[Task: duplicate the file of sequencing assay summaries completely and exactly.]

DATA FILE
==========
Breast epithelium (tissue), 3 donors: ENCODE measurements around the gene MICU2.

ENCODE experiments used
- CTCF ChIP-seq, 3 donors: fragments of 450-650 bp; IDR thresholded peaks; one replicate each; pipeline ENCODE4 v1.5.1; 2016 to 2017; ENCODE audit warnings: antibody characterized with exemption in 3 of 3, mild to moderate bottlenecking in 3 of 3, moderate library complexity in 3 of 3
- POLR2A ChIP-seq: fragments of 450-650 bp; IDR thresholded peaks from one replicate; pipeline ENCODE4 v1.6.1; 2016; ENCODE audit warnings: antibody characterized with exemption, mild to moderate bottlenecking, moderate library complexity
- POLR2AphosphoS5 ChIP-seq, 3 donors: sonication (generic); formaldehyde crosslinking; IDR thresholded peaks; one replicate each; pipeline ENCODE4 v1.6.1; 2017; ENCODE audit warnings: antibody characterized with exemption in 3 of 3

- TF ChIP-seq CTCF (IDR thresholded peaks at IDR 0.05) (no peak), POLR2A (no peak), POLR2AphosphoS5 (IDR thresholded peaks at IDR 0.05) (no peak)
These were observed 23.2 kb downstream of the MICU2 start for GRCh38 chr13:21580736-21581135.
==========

Breast epithelium (tissue), 3 donors: ENCODE measurements around the gene MICU2.

ENCODE experiments used
- CTCF ChIP-seq, 3 donors: fragments of 450-650 bp; IDR thresholded peaks; one replicate each; pipeline ENCODE4 v1.5.1; 2016 to 2017; ENCODE audit warnings: antibody characterized with exemption in 3 of 3, mild to moderate bottlenecking in 3 of 3, moderate library complexity in 3 of 3
- POLR2A ChIP-seq: fragments of 450-650 bp; IDR thresholded peaks from one replicate; pipeline ENCODE4 v1.6.1; 2016; ENCODE audit warnings: antibody characterized with exemption, mild to moderate bottlenecking, moderate library complexity
- POLR2AphosphoS5 ChIP-seq, 3 donors: sonication (generic); formaldehyde crosslinking; IDR thresholded peaks; one replicate each; pipeline ENCODE4 v1.6.1; 2017; ENCODE audit warnings: antibody characterized with exemption in 3 of 3

- TF ChIP-seq CTCF (IDR thresholded peaks at IDR 0.05) (no peak), POLR2A (no peak), POLR2AphosphoS5 (IDR thresholded peaks at IDR 0.05) (no peak)
These were observed 23.2 kb downstream of the MICU2 start for GRCh38 chr13:21580736-21581135.